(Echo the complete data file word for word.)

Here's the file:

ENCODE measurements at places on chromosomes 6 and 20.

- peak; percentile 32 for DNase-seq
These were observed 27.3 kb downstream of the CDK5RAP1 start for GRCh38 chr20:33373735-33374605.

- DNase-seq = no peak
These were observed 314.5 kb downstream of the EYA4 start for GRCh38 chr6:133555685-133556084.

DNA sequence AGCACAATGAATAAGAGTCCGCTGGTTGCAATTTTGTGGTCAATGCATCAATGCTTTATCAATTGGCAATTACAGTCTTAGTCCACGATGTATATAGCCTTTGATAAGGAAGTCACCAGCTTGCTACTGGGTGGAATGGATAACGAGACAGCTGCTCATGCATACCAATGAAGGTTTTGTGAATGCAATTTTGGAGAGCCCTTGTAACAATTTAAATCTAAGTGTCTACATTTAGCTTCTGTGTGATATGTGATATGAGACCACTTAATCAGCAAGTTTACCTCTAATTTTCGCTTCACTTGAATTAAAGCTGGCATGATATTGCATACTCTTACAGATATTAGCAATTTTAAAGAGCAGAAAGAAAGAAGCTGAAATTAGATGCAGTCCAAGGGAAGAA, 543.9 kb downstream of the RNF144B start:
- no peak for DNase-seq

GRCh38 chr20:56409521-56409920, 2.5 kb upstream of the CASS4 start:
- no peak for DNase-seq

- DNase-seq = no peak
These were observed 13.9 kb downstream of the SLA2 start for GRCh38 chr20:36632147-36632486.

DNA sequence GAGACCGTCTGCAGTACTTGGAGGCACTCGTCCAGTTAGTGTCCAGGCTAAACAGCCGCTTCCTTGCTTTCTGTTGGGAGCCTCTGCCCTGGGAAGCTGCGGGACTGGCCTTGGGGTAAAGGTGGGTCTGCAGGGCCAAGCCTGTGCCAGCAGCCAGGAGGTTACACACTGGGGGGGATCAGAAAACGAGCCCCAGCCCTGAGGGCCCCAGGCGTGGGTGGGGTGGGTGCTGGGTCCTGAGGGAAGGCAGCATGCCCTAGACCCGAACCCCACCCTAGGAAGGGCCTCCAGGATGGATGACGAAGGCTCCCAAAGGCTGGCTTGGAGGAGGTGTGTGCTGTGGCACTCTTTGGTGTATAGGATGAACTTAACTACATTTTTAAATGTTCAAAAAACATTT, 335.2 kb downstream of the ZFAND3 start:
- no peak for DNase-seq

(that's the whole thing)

ENCODE measurements at places on chromosomes 6 and 20.

- peak; percentile 32 for DNase-seq
These were observed 27.3 kb downstream of the CDK5RAP1 start for GRCh38 chr20:33373735-33374605.

- DNase-seq = no peak
These were observed 314.5 kb downstream of the EYA4 start for GRCh38 chr6:133555685-133556084.

DNA sequence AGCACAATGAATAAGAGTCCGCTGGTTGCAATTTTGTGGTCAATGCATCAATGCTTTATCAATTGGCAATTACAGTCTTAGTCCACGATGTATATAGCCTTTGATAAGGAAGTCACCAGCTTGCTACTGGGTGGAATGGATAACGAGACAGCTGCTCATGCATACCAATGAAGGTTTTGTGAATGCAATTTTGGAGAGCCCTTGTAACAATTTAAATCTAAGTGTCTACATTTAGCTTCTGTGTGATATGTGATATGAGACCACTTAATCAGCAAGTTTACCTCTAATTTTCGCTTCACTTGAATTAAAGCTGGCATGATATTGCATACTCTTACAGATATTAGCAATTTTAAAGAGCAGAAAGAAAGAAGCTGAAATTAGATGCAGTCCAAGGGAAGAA, 543.9 kb downstream of the RNF144B start:
- no peak for DNase-seq

GRCh38 chr20:56409521-56409920, 2.5 kb upstream of the CASS4 start:
- no peak for DNase-seq

- DNase-seq = no peak
These were observed 13.9 kb downstream of the SLA2 start for GRCh38 chr20:36632147-36632486.

DNA sequence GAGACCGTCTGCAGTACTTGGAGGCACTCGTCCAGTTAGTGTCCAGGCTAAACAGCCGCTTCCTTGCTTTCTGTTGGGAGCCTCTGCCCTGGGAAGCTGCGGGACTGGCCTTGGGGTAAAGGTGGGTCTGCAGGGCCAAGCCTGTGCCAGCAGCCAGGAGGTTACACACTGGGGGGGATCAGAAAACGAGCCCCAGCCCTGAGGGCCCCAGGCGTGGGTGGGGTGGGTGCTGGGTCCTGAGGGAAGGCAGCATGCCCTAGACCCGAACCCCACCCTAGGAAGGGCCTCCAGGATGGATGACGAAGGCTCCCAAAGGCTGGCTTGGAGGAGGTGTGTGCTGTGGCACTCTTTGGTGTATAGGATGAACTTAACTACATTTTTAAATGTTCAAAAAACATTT, 335.2 kb downstream of the ZFAND3 start:
- no peak for DNase-seq